Whatever you hate doing is what you need to make the most progress on. Willingly allow yourself some difficulty in life. The more difficulty you let in now, the easier the rest of your life becomes. For all you nerds out there, think of life as an RPG. Experience is key.

If you’ll excuse me, I’ve got 3,500 square feet to mop. See you all in 15 minutes.

Successful People Say No

Screen Shot 2016-08-16 at 12.30.09 AM

“Uh, you know I literally charge 10x that, right?”

This was nothing new. A friend of a friend was offering me work, and though I appreciated the gesture, $300 to shoot a wedding just wasn’t in the cards. I politely dismissed the offer, and spent the rest of my day fantasizing about what I could’ve said instead.

“Write another zero on the cheque, and we can talk.”

“I don’t need exposure. I have exposure. That’s how you fucking found me.”

“So, is this a short-term wedding?”

I’m starting to think I might be an asshole.


I used to take every photo job I could get because I wanted to shoot full-time. What ended up ACTUALLY happening was far from full-time, but photography’s still my main gig. I just spend way less time at it. Why? Well, I say no all the time now. It’s one of the most important mindsets a person can learn.

If I were to write a long-winded CV, my photography experience is wild: I’ve done weddings in Greece and China. I’ve shot more conferences than I can remember, but my favourite one was a medical conference in San Francisco. I’ve worked with world-class athletes, including an Olympian and one of the BC Lions. I’ve done boudoir, concert, event, newborn, sport, editorial, fashion, and maternity photography. I’m used to making $4,000/day. I shot for Royal Bank once in my living room. I have 10 years of experience, and there’s no doubt in my mind I’m worth what I’m paid. I’ve even sold fine art photography. And so on, and so on. You get the idea.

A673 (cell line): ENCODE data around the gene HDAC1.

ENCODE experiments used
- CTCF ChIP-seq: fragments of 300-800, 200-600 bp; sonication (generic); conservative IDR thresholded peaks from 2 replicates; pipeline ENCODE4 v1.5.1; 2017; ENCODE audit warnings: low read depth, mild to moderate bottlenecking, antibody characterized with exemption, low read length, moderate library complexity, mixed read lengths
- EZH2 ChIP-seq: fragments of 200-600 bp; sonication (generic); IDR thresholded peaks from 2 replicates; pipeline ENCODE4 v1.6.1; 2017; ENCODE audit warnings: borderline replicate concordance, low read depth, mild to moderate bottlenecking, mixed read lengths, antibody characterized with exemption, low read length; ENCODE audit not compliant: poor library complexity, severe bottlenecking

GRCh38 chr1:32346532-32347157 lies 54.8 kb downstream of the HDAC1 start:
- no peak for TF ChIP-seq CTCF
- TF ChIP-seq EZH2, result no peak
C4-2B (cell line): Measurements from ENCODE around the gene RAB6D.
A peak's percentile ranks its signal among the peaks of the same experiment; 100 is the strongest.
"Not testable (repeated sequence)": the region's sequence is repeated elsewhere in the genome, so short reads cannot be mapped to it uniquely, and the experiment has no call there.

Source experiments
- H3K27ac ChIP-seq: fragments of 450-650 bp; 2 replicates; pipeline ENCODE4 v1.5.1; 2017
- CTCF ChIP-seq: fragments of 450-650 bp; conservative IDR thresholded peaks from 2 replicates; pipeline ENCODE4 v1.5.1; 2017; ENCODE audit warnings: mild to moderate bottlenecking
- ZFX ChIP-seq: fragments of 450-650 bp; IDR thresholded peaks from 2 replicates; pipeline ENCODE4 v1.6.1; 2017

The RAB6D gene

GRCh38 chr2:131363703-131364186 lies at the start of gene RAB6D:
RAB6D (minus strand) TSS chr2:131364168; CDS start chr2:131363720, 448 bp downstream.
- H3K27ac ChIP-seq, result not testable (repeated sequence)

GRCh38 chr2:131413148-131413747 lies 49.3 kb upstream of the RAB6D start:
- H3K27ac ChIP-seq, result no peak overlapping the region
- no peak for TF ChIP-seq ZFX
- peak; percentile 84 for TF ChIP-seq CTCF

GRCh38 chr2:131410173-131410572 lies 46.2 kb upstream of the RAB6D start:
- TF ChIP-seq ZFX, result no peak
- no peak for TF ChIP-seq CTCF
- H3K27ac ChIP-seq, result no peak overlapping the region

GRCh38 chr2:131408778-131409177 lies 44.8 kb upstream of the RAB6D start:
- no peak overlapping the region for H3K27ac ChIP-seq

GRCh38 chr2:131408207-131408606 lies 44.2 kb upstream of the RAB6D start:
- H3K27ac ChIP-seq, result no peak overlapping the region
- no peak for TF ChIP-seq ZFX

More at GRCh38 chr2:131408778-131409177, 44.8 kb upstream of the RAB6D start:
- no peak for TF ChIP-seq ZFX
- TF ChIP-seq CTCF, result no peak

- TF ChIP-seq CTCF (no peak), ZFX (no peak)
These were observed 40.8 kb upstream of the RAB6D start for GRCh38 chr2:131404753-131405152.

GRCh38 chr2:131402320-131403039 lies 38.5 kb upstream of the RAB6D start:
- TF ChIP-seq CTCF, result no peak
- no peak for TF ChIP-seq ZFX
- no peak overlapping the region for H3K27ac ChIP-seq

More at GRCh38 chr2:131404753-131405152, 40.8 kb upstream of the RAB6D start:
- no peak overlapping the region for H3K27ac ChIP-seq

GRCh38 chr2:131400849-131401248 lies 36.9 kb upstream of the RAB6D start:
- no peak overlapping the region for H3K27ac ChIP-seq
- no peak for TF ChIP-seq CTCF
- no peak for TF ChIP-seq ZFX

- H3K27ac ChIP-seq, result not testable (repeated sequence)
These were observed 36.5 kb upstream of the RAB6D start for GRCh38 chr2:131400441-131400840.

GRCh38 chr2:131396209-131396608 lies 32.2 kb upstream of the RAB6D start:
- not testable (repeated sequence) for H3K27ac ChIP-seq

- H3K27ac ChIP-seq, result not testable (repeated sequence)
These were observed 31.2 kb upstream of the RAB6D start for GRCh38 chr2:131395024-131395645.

Well, you can’t have all those experiences and NOT learn a few things. One of the things I got hung up on was what felt ethical. I stopped doing fashion photography because shooting young girls in revealing outfits felt predatory to me. I stopped shooting nightclubs because I don’t think drunk douchebaggery should be promoted or glorified in any way. I stopped doing boudoir professionally because – and it pains me to say this – I’m not great at it, and I didn’t feel good charging for it. Doing it for free seemed even weirder and creepier. Then I asked myself, “What was worth my time?” $300 weddings were obviously out, and so were destination jobs. I can see some of you freaking out now, wondering why I’d ever turn down shooting another wedding in Europe. The reason? Time and money! I make more on local weddings, and destination weddings tend to be multiple-day commitments. I dropped editorial photography because getting paid $50/photo was too low, I stopped shooting newborn after getting my set peed on, and I stopped doing concerts because I started to hate crowds. It was just no after no after no. And you know what came out of all that?